Mindmaps for pupils to fill in covering all of Edexcel iGCSE Triple Award and Double Award Biology. Based on the NEW iGCSE Specification triple and double award revision diagrams (for exams from 2019). Each slide is a separate mind map, to be printed A3 size ideally: Section 1: The nature and variety of living organisms a) Characteristics of living organisms and b) Variety of living organisms Section 2: Structures and functions in living organisms a) Levels of organisation b) Cell structure Section 2: Structures and function in living organisms c) Biological molecules Section 2: Structures and function in living organisms d) Movement of substance into and out of cells Section 2: Structures and function in living organisms e) Nutrition - Flowering plants and g) Gas exchange Section 2: Structures and function in living organisms e) Nutrition - Humans Section 2: Structures and function in living organisms e) Nutrition - Humans (2) Section 2: Structures and function in living organisms f) Respiration and g) Gas exchange in humans Section 2: Structures and function in living organisms h) Transport and Transport in flowering plants Section 2: Structures and function in living organisms h) Transport in humans Section 2: Structures and function in living organisms h) Transport in humans (2) Section 2: Structures and function in living organisms i) Excretion in flowering plants and humans Section 2: Structures and function in living organisms j) Co-ordination and response - flowering plants and humans Section 2: Structures and function in living organisms j) Co-ordination and response - humans continued Section 3a: Reproduction and 3a: flowering plants reproduction Section 3a: 3a: flowering plants reproduction (2) Section 3a: Human reproduction Section 3a: Human reproduction (2) Section 3a: Human reproduction (3) Section 3b: Inheritance Section 3b: Inheritance (2) Section 4: Ecology and the environment a) The organism in the environment and b) Feeding relationships Section 4: Ecology and the environment c) Cycles within ecosystems Section 4: Ecology and the environment d) Human influences on the environment Section 5: Uses of biological resources a) Food production Section 5: Uses of biological resources b) Selective breeding and c) Genetic modification Section 5: Uses of biological resources d) Cloning Also includes required 2 pages of practical summary sheets. PDF versions as well in case of formatting issues.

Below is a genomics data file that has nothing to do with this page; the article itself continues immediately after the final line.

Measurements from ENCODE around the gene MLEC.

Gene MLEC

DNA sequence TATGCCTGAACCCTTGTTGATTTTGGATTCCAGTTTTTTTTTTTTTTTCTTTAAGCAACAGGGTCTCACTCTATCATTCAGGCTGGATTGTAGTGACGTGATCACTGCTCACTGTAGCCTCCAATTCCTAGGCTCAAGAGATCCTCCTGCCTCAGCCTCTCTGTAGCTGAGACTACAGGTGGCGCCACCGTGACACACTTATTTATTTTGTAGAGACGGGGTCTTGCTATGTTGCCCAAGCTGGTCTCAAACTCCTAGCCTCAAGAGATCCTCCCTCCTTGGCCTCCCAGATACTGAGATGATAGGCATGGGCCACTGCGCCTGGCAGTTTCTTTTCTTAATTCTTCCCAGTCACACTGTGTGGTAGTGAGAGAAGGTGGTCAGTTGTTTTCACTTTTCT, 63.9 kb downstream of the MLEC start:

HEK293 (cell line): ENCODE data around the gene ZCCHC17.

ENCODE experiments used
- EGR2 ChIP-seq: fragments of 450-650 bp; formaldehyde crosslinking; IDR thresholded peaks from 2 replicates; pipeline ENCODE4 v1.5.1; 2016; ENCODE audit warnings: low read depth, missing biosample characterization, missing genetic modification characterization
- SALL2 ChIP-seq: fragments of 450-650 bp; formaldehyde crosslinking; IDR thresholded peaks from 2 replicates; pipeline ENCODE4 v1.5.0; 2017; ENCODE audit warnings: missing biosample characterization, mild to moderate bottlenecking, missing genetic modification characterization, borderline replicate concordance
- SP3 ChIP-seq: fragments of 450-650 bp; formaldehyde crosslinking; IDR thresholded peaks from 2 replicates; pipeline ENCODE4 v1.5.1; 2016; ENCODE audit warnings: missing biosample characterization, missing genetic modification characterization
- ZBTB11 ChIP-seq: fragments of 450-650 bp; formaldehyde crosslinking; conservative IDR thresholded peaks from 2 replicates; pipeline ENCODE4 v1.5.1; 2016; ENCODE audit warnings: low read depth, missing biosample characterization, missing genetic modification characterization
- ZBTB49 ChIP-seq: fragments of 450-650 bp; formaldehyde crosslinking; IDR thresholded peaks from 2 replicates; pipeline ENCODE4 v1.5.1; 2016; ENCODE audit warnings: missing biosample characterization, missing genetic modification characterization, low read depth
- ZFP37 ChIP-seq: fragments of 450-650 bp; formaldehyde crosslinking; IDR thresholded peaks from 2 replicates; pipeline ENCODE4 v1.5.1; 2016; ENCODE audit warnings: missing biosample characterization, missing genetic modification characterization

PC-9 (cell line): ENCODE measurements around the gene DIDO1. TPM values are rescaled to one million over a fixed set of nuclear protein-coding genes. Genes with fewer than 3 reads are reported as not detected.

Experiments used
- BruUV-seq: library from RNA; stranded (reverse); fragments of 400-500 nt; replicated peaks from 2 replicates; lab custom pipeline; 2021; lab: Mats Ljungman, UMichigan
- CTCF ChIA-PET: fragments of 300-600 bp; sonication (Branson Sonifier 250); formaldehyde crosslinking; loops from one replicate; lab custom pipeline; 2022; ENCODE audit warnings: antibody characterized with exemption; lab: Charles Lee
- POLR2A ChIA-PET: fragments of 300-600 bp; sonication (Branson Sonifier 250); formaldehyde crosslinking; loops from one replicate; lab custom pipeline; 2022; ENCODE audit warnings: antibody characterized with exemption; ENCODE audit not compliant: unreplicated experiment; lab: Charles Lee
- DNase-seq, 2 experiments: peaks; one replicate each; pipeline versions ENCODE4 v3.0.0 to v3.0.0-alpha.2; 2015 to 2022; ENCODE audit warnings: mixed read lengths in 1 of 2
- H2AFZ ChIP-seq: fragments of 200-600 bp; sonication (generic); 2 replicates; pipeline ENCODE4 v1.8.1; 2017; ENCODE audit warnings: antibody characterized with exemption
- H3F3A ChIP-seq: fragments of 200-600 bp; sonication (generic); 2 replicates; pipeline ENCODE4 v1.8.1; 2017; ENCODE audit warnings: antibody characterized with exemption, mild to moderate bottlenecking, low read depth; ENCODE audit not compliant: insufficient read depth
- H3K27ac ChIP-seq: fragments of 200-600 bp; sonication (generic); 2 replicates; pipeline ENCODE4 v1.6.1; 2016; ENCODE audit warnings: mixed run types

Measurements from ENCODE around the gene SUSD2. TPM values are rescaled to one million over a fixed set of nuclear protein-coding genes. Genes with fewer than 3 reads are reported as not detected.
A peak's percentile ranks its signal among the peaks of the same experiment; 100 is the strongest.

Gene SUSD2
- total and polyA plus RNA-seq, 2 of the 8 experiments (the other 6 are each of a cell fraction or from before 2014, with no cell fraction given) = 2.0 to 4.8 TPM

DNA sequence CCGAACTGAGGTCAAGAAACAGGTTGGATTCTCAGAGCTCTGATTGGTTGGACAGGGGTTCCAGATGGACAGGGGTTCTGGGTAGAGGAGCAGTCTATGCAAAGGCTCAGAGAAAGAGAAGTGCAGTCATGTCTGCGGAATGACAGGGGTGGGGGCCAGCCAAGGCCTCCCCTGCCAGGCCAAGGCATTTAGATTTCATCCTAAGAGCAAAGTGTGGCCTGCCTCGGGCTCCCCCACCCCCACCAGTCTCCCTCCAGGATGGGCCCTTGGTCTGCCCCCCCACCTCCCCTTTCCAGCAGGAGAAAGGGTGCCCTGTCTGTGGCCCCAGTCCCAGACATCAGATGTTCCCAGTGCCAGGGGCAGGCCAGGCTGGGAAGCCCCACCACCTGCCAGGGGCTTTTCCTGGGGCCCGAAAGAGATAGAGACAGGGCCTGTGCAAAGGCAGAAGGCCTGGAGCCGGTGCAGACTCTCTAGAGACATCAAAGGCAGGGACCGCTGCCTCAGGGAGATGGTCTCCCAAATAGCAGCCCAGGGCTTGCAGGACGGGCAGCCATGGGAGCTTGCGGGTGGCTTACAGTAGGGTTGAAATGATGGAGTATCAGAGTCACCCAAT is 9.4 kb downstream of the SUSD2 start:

Jb582
B2 Keeping Healthy Exam Style Questions

B2 Keeping Healthy Exam Style Questions

Exam Style Questions for the below modules: Antibiotics and Aseptic Technique Communicable Disease Defense Against Microbes Monoclonal Antibodies Non-communicable Disease Preventing Transmission 5 Word Documents with multiple pages of relevant exam questions, perfect for independent study, revision, revision lessons and tutor revision sessions.